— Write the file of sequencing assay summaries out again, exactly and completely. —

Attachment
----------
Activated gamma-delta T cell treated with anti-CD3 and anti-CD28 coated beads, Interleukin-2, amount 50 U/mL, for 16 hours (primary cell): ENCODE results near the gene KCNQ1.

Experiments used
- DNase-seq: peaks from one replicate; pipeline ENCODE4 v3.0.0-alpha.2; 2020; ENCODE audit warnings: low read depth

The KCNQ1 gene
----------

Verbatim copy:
Activated gamma-delta T cell treated with anti-CD3 and anti-CD28 coated beads, Interleukin-2, amount 50 U/mL, for 16 hours (primary cell): ENCODE results near the gene KCNQ1.

Experiments used
- DNase-seq: peaks from one replicate; pipeline ENCODE4 v3.0.0-alpha.2; 2020; ENCODE audit warnings: low read depth

The KCNQ1 gene